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This article is written by Lakshay Kumar, a second-year B.A.LLB student of Delhi Metropolitan Education, Indraprastha University. In this article, he talks about the evolution of GST in India, how the idea of GST inculcated, GST in other countries and its advantages and disadvantages.

Introduction

Goods and Service Tax is one of the biggest tax reforms in India. It is an indirect tax that is levied on the manufacture, sale, and consumption of goods and services at the national level. After its implementation, various indirect taxes such as value added tax, Central excise duty, entertainment tax, luxury tax, etc were abolished. The main reason behind introducing GST was to unify all the indirect taxes and have one indirect tax system. In simple terms, it means “one nation one tax”.

GST is said to be a turning point in the taxation system as it would help in resolving various problems that the Indian economy is going through. GST is a multistage and a destination based tax. It is multistage because at every stage of the production tax would be levied and it is destination based tax because the ultimate revenue which is to be collected will depend upon where the goods were purchased. So for example, if certain goods were produced in Maharashtra but the goods were purchased in Karnataka then the revenue collected by selling that good will go to Karnataka and not Maharastra.

Constitutional History of GST

  1. Although GST was introduced on 1st July 2017, it was not a sudden decision, it took almost 17 years to implement GST. The idea of GST was first thought in 2000 during Atal Bihari Vajpayee’s regime.
  2. The then prime minister gave the green signal to draft a GST model under the leadership of the then finance minister Asim Dasgupta. The committee headed by Asim Dasgupta and other members created an empowered committee that was given the task of creating a structure of GST. This empowered committee looked into the various aspects of GST, made proposals and looked for suggestions.
  3. Later in 2004, a task force was set up under the chairmanship of Vijay Kelkar the then finance advisor to the finance minister. The committee indicated that the current indirect tax system had many defects that would be resolved by GST.
  4. In 2005 the then finance minister P Chidambaram said that the government’s long term goal is to implement a uniform GST throughout India covering the whole production and distribution chain, this was discussed in the parliament. In February 2006 the then finance minister gave 1 April 2010 as the introduction date of GST, in the same year the central government gave advice to all the states to make reforms for the implementation of GST. In the coming years that is 2007 and 2008 considerable changes were made in the direction for the implementation of GST and the date of implementation remained the same that is 1 April 2010.
  5. In 2009 finance minister Pranab Mukherjee announced the basic skeleton of GST. In 2010 the government introduced a mission made a project that lay the foundation of GST. This project was allocated around 1300 crore, following this the final implementation date was moved one year forward, meanwhile the Asim Dasgupta Committee put forward its First Discussion Paper describing the post- GST regime.
  6. It was also expected that after this paper more and more discussions will be held and more stakeholders will put their views forward. Finally, after all the discussions and deliberations a 115 Constitutional Amendment was tabled before the house for the introduction of GST, however, because of stiff opposition, the bill was sent to the standing committee for detailed examination.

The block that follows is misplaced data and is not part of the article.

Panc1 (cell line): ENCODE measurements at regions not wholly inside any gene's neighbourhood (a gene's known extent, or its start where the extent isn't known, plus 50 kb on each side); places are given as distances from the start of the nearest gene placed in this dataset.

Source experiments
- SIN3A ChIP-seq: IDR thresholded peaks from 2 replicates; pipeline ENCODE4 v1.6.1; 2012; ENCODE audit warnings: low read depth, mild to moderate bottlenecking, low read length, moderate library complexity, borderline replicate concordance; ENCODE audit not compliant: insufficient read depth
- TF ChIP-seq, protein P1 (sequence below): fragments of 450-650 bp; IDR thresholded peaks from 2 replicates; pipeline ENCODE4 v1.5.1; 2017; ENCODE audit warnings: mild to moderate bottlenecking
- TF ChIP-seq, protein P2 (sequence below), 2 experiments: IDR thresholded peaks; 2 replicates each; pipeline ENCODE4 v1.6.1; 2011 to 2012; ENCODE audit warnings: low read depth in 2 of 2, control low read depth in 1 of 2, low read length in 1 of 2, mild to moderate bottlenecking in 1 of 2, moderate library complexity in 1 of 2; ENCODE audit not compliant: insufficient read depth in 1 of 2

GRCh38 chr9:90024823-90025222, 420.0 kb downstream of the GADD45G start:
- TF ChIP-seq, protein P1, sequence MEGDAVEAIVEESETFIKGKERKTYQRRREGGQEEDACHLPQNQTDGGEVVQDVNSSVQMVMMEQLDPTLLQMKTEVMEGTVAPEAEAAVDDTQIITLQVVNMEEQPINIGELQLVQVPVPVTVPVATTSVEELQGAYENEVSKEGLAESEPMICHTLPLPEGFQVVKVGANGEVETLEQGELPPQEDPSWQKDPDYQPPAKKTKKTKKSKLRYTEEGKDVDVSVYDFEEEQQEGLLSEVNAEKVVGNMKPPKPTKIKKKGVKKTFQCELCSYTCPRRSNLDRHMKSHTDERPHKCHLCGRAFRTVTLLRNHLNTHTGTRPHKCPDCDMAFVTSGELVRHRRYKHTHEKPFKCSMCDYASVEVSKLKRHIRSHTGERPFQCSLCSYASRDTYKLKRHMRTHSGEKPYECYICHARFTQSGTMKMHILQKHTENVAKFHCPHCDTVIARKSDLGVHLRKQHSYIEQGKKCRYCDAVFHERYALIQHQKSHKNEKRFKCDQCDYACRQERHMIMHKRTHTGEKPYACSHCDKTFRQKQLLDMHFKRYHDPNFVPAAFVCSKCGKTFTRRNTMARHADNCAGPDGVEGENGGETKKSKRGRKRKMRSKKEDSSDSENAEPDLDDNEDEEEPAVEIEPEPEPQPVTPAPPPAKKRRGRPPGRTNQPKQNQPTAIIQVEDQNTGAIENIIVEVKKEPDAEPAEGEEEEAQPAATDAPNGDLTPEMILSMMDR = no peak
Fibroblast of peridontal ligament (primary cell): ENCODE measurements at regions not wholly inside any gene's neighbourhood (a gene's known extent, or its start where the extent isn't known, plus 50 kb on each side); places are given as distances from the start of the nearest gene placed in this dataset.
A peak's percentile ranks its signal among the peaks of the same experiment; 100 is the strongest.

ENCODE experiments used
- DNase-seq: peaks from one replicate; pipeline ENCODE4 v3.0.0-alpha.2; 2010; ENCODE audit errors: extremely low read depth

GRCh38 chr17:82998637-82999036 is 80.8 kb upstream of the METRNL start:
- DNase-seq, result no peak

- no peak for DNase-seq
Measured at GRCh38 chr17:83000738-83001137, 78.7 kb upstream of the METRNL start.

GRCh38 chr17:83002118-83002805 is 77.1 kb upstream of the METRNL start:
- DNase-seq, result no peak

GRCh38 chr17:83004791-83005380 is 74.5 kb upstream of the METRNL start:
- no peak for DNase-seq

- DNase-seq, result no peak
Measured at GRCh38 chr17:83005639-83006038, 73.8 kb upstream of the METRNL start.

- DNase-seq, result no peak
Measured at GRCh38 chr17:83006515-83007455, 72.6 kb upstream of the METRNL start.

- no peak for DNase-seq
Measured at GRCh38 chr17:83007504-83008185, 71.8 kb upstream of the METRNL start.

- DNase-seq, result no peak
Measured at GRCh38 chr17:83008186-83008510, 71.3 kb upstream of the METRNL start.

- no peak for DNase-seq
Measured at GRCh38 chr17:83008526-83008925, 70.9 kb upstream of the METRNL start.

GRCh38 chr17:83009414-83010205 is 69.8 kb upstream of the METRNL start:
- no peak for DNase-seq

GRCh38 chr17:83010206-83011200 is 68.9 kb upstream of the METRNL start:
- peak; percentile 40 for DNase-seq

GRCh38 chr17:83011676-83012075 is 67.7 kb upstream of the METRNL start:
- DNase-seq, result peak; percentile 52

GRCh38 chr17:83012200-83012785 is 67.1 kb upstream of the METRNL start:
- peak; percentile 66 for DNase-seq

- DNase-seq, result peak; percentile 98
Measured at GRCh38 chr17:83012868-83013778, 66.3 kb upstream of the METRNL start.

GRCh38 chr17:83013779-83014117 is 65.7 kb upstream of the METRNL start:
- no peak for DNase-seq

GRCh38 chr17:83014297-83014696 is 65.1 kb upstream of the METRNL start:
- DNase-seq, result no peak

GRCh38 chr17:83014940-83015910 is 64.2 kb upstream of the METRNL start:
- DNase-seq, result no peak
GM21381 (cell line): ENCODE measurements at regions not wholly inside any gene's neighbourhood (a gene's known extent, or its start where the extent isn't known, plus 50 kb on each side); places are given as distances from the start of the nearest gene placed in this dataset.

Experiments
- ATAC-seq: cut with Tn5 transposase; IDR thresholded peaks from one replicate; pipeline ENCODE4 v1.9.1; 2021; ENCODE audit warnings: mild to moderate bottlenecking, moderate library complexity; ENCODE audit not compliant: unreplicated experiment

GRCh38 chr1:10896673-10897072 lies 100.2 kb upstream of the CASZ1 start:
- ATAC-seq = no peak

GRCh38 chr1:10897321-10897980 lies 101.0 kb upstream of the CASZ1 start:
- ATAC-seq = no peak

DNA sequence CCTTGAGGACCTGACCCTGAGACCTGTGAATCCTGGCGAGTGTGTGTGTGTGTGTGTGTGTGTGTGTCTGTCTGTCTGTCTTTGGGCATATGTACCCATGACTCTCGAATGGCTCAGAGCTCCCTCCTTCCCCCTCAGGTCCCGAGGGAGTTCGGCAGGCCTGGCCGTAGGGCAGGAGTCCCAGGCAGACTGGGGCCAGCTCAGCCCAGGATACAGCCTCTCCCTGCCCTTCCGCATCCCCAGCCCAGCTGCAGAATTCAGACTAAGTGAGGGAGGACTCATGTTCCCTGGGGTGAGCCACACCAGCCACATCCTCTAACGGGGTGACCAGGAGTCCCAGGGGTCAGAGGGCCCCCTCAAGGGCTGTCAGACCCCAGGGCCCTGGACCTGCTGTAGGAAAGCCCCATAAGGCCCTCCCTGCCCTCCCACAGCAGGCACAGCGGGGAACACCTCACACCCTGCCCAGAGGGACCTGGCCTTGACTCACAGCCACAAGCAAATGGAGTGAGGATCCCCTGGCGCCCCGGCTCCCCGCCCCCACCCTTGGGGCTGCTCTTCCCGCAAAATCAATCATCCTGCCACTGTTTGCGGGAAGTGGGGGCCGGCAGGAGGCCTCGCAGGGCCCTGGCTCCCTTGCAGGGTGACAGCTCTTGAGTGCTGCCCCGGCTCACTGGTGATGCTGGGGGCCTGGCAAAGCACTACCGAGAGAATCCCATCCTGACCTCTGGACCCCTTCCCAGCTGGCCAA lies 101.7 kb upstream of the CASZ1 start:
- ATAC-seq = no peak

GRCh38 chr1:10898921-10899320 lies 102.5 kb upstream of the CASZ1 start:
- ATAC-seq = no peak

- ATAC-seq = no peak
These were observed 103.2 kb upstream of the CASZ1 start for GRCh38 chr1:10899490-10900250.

7. The standing committee started a discussion on the bill, till then the central government provided 9,000 crore compensation to the state government and appealed for their support in working together for the reforms in the indirect tax system.
  8. In 2013 the standing committee panel approves the regulation with some suggestions and for a mechanism for redressal of grievances. However, nothing could be done after that and in May 2014 the bill collapsed.
  9. After the coming in of the new government under Narendra Modi, the process of introducing GST was fastened and in December 2014 the 122 Constitutional Amendment bill was introduced in the Parliament. It got passed in the Lok Sabha on May 2015 and from the Rajya Sabha in August 2016, during this period of one year the government was listening to various problems of the state as well as the opposition and after doing that the bill was passed and it was sent to the President for its assent. honorable President gave his assent on September 2016 and finally after 17 years a proper GST was introduced on 1 July 2017.

GST and the International Scenario

  1. India formally introduced GST in 2017, but prior to India, there were at least 140 countries that had introduced GST in their own countries. France was the first country to introduce GST in the year 1954 after France Germany introduced GST in 1968. The United Kingdom and Italy in 1973, South Korea in 1977, Japan in 1989, Canada and Australia in 1991 and 2000 respectively China introduced a single GST in the year 1994.
  2. However, the impact of GST on the economies of each and every state is not uniform and neither the changes were made in a positive direction, some of the countries had to face many problems post- GST implementation.
  3. Let us take an example of Singapore where there is a single GST rate. Initially when the government implemented GST the rate was fixed to be 3 percent and said that the government would not hike the rate for the next 5 years as a result of which there was a situation of inflation as people were able to spend more without fear, however later the government in order to tackle the problem increased the GST rates, one more thing to be noted here is that Singapore also had a compensation scheme for the disadvantaged segments of society.
  4. Another country that faced the problem of high inflation was Canada, soon the Canadian government had to reduce the GST rate from 7 percent in 2005 to 5 percent in 2008. However, the UK never experienced inflation problems as it was assumed that VAT has replaced canceled consumption tax and therefore the impact was not felt.
  5. In Australia, the situation of inflation was restored within a year. In Australia there was a spike in the domestic consumption as people started hoarding before the new law came into force, this led to slow down in the economy but situations were normalized within a year.